“We will have endured nearly 7 weeks of lock down when May 1st arrives and the end of these restrictions has remained indefinite,” the organizers say in the release. “Business owners are being forced to layoff employees while the unemployment system is failing those laid off and the economy free falls. Pennsylvanians deserve more than just endless extensions. It is not sustainable to continue the shut down as the economic and societal consequences may be irreversible.”


Organizers told Fox News Friday that the speakers at the Monday rally would include state Reps. Aaron Bernstine and Russ Diamond, both Republicans who have been critical of Wolf’s handling of the crisis.

Protests will continue Friday, with the Idaho Statesman reporting that activist groups in Idaho plan to gather in Boise to protest that state’s stay-at-home order.

There are also rallies planned for Maryland on Saturday, Colorado on Sunday, and Wisconsin next Friday — with rallies for New Hampshire and upstate New York in the works without a planned date yet.


But as rallygoers concern themselves with the economic and social effects — as well as the limits on their personal freedom — of mandating that businesses shut down and people stay in their homes, politicians, including President Trump, are warning that the process of lifting restrictions meant to slow the spread of the virus must be done gradually.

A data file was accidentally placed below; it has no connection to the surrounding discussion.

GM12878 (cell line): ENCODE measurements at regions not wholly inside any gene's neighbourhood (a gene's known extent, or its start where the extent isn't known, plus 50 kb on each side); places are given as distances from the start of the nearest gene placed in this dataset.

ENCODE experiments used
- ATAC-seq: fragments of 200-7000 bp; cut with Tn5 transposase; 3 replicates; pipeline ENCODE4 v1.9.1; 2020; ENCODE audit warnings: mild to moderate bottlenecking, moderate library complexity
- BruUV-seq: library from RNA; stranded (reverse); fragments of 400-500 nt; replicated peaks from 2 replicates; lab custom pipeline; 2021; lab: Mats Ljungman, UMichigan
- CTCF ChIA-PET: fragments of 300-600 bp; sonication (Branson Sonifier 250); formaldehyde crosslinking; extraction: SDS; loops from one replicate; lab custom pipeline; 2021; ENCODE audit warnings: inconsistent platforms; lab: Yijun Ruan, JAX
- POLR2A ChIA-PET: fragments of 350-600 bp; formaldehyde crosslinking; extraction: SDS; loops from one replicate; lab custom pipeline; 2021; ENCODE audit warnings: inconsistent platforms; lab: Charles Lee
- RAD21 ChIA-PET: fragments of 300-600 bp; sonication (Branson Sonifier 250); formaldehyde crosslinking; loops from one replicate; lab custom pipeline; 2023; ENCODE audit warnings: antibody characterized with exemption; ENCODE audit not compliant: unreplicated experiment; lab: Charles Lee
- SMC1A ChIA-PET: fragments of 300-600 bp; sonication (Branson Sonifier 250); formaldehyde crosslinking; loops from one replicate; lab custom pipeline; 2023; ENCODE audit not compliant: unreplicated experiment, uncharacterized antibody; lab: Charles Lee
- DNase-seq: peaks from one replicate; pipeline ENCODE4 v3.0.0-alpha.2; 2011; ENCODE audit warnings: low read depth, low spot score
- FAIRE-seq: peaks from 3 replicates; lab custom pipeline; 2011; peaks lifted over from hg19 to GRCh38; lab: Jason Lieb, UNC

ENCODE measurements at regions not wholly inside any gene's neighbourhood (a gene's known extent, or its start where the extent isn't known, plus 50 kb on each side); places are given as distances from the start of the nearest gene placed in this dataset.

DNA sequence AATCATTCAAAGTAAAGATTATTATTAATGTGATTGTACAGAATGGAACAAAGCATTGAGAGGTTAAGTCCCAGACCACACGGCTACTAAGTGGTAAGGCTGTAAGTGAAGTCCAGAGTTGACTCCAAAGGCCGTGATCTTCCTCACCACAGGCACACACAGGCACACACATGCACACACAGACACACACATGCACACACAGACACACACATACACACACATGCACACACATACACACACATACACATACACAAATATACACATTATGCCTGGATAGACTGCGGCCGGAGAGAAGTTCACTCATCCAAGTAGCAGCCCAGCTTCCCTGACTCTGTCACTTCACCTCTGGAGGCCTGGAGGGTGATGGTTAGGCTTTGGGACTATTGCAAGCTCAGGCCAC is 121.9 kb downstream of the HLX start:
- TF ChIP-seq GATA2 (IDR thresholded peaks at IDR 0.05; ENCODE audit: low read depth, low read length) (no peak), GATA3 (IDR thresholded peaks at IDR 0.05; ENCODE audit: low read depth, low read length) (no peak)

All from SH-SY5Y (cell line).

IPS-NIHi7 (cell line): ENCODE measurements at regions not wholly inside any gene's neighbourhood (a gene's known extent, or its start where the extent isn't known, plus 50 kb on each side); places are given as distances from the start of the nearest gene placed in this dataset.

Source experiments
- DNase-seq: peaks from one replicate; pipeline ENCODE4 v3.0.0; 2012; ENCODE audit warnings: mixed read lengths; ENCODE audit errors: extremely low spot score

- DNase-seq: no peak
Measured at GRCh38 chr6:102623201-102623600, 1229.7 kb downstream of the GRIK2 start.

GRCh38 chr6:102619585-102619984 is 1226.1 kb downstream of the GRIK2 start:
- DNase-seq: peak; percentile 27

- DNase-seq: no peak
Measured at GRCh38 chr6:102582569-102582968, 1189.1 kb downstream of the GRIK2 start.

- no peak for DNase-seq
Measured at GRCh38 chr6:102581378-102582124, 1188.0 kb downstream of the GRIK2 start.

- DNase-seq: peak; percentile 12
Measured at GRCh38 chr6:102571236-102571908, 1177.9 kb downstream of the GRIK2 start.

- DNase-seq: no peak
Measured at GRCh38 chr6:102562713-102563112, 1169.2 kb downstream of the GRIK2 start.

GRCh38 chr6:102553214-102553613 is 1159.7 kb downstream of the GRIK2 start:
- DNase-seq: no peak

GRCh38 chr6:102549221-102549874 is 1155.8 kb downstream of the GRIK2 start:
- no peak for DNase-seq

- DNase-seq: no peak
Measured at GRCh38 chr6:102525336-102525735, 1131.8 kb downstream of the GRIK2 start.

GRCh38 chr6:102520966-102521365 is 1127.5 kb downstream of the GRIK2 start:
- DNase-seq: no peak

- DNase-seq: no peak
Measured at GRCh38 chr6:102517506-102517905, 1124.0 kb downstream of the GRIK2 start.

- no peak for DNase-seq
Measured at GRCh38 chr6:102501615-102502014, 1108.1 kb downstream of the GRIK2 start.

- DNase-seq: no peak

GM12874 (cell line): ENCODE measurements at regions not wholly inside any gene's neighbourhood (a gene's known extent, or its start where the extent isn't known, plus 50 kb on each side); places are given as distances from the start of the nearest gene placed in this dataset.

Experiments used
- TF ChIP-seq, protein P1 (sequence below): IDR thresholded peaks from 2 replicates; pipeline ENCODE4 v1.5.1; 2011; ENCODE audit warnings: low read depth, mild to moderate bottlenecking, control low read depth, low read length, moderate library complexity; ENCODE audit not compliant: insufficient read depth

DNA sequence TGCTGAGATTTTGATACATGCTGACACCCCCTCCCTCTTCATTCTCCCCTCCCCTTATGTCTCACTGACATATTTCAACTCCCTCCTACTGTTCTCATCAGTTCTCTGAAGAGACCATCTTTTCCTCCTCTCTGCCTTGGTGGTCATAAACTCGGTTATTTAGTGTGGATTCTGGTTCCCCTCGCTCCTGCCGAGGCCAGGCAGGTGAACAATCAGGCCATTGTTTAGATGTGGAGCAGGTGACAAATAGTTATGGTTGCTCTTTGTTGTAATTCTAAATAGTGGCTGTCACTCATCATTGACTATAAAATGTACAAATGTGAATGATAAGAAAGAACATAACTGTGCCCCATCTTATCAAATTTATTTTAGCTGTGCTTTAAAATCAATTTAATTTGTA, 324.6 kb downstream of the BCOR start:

“We can begin the next front in our war, which we are calling ‘Opening Up America Again,'” Trump said during a press briefing at the White House Thursday as he unveiled his plan to reopen the economy. “To preserve the health of Americans, we must preserve the health of our economy.”

But, he added: “We are not opening all at once, but one careful step at a time.”

Texas Republican Gov. Greg Abbott is expected to announce his plan get Texas back to business as usual on Friday, but in previewing the plan earlier this week he cautioned that the plan will not be “a rush the gates, everybody is able to suddenly reopen all at once. We have to understand that we must reopen in a way in which we are able to stimulate the economy while at the very same time ensuring that we contain the spread of COVID-19.”

New Mexico Democratic Gov. Michelle Lujan Grisham has been even more cautious than Trump and Abbott.


She wrote in an op-ed this week for the Albuquerque Journal that “[n]o one is more eager than I am to lift our stay-at-home orders and declare New Mexico open for business,” but said “as public health experts remind us, we are not anywhere close to that point.”

State, local and federal officials have emphasized that social distancing protocols and stay-at-home orders are working, keeping hospitals, outside of a few hotspots, under capacity and in many cases flattening the curve of the disease’s spread. But many have also warned that it will be months, if not more, before the U.S. can fully get back to the normal it knew before the pandemic.